Here, it is alleged that each defendant installed a BitTorrent "Client" onto his computer. A "Client" is a software program that implements the BitTorrent protocol.
Id. at ¶¶ 16-17. Once installed, the BitTorrent Client serves as the user's interface during the process of uploading and downloading data using the BitTorrent protocol. Id. at ¶ 18. A BitTorrent user that wants to upload a new file, known as an "initial seeder," starts by creating a "torrent" descriptor file using the Client he installed onto his computer. The Client takes the target computer file, the "initial seed," here the "Busty Construction Girls" movie, and divides it into identically sized groups of bits known as "pieces." Id. at ¶¶ 19-20. The Client then gives each one of the pieces a random and unique alphanumeric identifier known as a "hash" and records these hash identifiers in the torrent file. When other users, known as "peers," receive a particular piece, the hash identifier for that piece is compared to the hash identifier recorded in the torrent file for that piece. Thus, the hash identifier works like an electronic fingerprint to identify the source of the piece and that the piece is authentic and uncorrupted. Id. at ¶¶ 21-22.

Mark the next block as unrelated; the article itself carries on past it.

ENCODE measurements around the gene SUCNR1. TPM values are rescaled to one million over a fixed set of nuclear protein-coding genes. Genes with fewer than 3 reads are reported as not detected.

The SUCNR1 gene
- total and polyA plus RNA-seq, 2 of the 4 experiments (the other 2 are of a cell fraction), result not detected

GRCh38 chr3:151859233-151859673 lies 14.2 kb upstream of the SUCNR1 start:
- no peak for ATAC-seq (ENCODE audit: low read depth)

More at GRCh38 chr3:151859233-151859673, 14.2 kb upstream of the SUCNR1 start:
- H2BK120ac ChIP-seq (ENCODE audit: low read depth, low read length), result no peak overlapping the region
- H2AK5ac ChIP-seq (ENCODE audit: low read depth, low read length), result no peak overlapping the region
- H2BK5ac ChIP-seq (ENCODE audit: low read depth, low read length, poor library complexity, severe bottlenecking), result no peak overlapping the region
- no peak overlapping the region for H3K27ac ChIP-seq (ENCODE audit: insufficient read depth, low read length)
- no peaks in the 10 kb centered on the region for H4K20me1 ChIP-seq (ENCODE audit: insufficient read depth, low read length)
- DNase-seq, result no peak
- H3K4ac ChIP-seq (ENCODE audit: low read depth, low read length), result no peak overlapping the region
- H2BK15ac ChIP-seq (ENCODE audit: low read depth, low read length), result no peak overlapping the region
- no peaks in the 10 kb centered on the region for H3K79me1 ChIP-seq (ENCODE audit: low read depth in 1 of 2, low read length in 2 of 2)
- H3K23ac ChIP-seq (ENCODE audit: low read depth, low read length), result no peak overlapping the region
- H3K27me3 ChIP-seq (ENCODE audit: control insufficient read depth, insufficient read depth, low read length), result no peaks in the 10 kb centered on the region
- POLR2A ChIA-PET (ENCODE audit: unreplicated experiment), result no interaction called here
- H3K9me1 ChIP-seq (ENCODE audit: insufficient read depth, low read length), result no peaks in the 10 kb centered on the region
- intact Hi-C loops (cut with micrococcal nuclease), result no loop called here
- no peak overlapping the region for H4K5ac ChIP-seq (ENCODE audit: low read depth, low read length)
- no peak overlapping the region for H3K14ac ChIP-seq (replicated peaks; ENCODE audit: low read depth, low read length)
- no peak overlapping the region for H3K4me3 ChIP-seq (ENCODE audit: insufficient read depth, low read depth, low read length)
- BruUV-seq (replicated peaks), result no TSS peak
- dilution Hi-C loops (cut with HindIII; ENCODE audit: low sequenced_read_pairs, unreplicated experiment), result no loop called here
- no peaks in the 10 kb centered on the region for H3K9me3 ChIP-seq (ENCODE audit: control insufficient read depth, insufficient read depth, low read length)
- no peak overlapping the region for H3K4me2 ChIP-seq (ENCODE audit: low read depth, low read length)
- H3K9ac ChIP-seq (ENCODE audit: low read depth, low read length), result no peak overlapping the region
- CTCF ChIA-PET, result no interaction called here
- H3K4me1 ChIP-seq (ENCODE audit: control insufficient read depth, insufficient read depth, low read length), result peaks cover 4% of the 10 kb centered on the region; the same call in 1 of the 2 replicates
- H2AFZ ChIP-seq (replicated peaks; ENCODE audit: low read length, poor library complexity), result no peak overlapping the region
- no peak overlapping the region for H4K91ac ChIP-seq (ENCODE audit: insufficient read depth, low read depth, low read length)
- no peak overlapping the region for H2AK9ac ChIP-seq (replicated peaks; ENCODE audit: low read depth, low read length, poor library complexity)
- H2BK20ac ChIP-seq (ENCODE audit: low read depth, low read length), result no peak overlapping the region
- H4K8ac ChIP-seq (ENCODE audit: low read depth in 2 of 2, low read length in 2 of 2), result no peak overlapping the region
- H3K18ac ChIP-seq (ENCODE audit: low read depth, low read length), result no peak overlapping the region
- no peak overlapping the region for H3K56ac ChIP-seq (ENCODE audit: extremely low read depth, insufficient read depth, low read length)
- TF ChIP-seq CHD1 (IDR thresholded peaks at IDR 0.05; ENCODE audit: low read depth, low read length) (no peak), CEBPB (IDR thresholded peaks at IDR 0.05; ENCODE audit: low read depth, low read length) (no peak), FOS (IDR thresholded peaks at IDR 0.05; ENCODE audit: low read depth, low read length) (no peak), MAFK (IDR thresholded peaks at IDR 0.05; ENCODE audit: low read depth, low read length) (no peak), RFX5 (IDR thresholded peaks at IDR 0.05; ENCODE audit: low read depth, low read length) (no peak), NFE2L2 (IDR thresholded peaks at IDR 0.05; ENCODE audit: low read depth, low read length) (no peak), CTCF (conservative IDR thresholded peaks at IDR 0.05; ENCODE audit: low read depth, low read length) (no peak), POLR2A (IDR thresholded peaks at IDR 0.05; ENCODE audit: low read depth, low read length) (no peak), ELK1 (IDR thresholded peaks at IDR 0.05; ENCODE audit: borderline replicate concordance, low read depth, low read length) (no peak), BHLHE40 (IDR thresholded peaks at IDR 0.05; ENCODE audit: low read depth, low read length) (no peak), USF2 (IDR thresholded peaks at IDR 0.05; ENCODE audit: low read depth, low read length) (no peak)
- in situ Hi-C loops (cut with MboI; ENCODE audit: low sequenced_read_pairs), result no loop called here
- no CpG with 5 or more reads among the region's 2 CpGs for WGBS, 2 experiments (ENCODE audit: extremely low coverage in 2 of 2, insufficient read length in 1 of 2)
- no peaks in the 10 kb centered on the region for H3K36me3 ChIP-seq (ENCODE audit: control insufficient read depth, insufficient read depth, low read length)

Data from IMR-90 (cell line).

When peers download the torrent file, the BitTorrent protocol signals that those peers are seeking to download the original file, and the seeder begins to distribute pieces to those users. Once a peer has downloaded a piece, it serves as a source of that piece to other peers possessing the torrent and seeking to download the original file. When a peer has downloaded all of the pieces, the client program continues to distribute the file. In this way, the initial seeder and peers serve to share and distribute the original file in an activity known as a "swarm." See Compl. ¶¶29-32.